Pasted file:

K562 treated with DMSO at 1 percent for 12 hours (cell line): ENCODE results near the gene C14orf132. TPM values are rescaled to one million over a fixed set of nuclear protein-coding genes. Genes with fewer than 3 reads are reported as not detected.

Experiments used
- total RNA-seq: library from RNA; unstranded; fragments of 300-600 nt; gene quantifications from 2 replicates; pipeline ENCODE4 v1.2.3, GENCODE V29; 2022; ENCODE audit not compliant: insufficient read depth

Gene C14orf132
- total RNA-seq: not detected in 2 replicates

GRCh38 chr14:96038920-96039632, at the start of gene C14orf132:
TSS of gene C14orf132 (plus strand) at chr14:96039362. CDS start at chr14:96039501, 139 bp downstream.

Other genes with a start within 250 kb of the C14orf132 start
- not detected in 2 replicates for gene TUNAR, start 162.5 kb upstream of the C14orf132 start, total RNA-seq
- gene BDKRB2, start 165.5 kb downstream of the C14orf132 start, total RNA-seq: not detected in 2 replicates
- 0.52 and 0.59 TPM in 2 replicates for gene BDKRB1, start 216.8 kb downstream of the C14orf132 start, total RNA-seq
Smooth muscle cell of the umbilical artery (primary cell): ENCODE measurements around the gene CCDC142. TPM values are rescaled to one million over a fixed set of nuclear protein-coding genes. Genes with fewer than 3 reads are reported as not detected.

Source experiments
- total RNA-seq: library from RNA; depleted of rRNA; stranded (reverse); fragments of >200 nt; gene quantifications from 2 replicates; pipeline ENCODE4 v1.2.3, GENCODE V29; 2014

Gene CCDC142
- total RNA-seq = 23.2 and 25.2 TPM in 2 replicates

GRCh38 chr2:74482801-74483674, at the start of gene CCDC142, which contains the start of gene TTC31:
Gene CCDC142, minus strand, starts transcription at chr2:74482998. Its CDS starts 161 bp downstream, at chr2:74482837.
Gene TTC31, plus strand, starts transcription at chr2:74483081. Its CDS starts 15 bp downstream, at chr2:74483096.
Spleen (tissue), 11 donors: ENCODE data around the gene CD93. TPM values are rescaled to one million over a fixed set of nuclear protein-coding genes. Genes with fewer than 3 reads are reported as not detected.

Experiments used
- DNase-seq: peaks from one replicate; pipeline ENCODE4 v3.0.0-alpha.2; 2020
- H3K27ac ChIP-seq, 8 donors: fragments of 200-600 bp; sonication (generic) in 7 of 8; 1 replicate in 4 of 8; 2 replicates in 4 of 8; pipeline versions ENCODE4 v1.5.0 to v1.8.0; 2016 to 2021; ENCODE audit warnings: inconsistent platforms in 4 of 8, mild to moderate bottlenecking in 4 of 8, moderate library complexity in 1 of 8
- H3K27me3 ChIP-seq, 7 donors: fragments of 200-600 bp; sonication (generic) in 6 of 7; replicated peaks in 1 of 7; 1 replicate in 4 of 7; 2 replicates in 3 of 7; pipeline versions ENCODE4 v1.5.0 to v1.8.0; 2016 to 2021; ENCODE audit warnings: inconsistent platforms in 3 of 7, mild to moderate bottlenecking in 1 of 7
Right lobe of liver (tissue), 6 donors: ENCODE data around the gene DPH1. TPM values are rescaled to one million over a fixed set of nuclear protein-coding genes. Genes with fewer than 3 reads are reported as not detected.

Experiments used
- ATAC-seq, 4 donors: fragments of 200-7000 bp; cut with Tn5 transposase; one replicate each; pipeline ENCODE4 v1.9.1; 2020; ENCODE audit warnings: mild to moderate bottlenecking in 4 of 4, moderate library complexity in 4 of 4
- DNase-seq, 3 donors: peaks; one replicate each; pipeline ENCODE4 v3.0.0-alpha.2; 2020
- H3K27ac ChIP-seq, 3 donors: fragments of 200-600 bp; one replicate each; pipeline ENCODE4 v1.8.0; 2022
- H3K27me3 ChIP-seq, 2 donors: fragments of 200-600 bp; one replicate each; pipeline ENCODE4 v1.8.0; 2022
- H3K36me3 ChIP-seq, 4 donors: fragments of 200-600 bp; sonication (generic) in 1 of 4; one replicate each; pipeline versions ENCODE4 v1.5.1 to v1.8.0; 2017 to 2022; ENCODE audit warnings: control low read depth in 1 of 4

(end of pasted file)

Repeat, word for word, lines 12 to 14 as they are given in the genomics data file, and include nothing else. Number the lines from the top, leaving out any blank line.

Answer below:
Smooth muscle cell of the umbilical artery (primary cell): ENCODE measurements around the gene CCDC142. TPM values are rescaled to one million over a fixed set of nuclear protein-coding genes. Genes with fewer than 3 reads are reported as not detected.

Source experiments
- total RNA-seq: library from RNA; depleted of rRNA; stranded (reverse); fragments of >200 nt; gene quantifications from 2 replicates; pipeline ENCODE4 v1.2.3, GENCODE V29; 2014